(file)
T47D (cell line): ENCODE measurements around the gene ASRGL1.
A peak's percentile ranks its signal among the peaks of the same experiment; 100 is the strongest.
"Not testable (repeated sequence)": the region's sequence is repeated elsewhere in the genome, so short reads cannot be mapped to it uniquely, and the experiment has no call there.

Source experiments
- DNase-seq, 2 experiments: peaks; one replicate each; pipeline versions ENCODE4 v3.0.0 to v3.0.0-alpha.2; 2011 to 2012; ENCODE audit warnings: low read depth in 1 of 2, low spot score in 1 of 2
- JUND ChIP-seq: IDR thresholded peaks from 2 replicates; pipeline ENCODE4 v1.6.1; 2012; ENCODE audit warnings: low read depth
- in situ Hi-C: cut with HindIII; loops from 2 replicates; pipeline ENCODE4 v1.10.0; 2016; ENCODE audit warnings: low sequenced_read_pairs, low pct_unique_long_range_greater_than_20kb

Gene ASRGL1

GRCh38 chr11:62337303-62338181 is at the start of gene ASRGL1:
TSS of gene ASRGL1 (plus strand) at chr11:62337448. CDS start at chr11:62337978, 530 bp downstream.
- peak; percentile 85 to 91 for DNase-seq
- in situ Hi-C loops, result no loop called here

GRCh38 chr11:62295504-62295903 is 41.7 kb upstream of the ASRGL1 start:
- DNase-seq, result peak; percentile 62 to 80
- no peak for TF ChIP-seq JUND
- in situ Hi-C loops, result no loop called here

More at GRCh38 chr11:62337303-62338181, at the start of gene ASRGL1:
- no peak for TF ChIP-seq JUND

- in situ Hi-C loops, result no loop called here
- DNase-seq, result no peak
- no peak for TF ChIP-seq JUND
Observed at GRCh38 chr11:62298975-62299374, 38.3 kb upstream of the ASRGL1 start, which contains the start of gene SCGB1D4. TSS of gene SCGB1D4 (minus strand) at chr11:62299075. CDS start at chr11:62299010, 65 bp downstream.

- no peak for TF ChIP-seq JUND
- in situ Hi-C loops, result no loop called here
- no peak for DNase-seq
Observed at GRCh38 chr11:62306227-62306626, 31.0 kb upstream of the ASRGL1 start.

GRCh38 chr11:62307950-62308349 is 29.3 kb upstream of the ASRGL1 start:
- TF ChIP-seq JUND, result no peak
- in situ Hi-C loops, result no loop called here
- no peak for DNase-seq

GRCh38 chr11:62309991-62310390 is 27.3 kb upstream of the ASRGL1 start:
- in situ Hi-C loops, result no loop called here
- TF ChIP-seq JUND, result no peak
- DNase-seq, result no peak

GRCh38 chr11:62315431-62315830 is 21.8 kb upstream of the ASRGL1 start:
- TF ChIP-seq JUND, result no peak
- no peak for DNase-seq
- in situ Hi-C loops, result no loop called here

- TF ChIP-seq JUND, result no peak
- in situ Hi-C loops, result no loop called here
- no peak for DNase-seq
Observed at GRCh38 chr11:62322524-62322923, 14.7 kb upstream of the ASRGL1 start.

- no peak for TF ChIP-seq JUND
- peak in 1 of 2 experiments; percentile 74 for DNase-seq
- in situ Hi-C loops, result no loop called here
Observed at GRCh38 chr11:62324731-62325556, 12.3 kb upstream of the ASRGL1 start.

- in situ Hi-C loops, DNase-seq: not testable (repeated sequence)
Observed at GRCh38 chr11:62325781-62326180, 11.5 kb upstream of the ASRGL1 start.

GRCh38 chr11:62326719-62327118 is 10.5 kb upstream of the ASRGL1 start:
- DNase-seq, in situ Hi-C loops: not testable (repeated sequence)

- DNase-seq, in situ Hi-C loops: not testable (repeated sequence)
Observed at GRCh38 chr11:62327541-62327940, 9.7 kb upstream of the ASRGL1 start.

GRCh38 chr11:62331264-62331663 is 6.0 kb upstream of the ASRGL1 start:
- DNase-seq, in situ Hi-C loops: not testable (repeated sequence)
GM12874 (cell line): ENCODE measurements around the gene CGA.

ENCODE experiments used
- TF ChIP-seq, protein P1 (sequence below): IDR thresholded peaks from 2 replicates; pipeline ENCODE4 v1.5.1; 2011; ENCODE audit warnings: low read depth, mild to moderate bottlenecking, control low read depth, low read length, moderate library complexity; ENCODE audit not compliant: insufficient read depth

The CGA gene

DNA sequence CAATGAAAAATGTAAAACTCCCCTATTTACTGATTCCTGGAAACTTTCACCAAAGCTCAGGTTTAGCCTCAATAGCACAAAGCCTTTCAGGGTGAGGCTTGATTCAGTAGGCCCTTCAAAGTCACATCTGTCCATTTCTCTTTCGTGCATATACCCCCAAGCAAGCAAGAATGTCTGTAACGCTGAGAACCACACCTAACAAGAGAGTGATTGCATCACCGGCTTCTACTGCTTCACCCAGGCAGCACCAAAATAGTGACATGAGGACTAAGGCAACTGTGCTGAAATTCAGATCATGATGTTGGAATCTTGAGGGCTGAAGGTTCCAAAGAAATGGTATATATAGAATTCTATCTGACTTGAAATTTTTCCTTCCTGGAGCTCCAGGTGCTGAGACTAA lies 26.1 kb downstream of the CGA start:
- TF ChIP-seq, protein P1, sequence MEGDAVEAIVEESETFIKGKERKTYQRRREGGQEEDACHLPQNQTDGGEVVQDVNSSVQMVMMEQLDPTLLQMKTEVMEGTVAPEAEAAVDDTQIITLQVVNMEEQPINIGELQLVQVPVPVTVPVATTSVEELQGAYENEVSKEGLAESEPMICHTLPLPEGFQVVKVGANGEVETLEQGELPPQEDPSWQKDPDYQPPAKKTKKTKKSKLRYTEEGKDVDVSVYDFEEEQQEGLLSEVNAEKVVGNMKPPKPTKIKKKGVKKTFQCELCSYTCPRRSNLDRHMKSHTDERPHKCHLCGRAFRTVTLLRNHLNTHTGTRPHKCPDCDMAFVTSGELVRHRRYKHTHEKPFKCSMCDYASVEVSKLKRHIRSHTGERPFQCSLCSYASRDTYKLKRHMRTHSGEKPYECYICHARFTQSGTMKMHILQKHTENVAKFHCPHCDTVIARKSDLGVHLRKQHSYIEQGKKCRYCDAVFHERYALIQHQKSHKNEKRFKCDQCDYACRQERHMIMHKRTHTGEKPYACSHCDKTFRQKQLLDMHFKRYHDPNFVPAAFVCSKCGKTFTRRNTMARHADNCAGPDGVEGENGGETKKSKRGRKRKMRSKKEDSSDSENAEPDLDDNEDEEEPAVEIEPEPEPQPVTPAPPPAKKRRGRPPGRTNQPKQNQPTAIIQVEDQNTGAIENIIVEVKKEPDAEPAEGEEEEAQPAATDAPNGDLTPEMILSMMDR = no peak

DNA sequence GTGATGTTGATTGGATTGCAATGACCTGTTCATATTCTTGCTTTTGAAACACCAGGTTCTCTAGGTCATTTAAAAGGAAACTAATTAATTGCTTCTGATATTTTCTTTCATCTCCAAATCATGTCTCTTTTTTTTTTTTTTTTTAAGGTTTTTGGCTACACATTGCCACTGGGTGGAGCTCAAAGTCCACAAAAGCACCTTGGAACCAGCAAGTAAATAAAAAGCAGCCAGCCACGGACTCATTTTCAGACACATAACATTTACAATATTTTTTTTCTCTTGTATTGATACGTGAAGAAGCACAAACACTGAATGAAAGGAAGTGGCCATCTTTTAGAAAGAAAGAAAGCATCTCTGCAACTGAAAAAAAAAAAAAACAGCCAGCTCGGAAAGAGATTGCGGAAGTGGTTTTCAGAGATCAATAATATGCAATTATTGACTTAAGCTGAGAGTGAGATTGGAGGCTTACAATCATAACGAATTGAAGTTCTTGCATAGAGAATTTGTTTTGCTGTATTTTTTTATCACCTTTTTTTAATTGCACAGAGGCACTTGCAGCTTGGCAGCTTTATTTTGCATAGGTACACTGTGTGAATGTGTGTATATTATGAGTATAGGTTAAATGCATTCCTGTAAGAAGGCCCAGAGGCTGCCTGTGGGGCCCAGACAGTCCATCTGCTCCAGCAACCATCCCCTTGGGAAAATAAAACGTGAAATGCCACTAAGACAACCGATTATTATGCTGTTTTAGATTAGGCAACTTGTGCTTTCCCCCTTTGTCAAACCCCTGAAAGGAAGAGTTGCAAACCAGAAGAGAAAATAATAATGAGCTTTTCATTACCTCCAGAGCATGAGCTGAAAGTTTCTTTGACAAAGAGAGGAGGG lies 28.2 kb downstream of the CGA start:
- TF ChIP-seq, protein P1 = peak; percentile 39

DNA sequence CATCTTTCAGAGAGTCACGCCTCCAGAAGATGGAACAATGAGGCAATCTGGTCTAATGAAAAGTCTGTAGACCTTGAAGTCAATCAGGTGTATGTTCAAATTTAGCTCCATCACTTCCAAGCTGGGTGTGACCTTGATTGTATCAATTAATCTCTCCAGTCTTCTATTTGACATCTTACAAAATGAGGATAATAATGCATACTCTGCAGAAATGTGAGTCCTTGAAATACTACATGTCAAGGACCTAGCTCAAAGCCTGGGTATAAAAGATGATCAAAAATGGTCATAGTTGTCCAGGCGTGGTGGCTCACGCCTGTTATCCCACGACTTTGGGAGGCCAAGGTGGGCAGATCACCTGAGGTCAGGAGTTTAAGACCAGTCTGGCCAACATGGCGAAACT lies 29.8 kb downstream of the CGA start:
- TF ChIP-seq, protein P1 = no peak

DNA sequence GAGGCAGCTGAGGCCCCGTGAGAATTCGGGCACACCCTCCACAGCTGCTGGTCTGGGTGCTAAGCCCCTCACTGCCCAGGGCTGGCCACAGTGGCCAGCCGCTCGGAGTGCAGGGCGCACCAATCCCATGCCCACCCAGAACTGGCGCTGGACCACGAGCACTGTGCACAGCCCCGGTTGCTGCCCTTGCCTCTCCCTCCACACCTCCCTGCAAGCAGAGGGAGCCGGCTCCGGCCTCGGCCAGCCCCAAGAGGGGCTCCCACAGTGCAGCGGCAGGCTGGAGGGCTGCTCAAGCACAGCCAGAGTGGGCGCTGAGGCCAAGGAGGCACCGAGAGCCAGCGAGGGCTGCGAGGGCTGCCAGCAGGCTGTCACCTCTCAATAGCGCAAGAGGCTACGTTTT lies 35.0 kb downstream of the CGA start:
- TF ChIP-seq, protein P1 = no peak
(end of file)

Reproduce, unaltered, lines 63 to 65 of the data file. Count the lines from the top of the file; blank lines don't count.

DNA sequence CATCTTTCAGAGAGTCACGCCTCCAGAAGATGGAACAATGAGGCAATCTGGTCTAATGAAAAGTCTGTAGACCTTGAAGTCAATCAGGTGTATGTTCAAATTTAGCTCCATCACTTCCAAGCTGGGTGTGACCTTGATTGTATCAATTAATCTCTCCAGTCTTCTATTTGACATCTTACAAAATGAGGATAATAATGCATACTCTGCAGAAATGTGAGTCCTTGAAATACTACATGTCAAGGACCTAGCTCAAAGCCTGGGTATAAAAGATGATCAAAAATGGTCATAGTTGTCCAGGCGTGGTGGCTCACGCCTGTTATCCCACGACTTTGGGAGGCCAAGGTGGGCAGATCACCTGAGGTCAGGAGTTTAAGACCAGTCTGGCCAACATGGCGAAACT lies 29.8 kb downstream of the CGA start:
- TF ChIP-seq, protein P1 = no peak

DNA sequence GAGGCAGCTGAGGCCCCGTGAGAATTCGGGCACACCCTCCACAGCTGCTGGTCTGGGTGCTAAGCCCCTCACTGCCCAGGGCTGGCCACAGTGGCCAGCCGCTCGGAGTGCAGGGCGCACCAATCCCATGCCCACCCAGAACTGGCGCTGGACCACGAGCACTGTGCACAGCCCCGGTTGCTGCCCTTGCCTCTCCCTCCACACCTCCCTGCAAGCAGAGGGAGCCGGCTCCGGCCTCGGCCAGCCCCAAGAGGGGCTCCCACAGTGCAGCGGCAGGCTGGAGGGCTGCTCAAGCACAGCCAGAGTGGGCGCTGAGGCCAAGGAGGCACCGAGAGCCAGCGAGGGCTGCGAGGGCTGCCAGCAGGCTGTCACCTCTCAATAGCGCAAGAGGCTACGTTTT lies 35.0 kb downstream of the CGA start: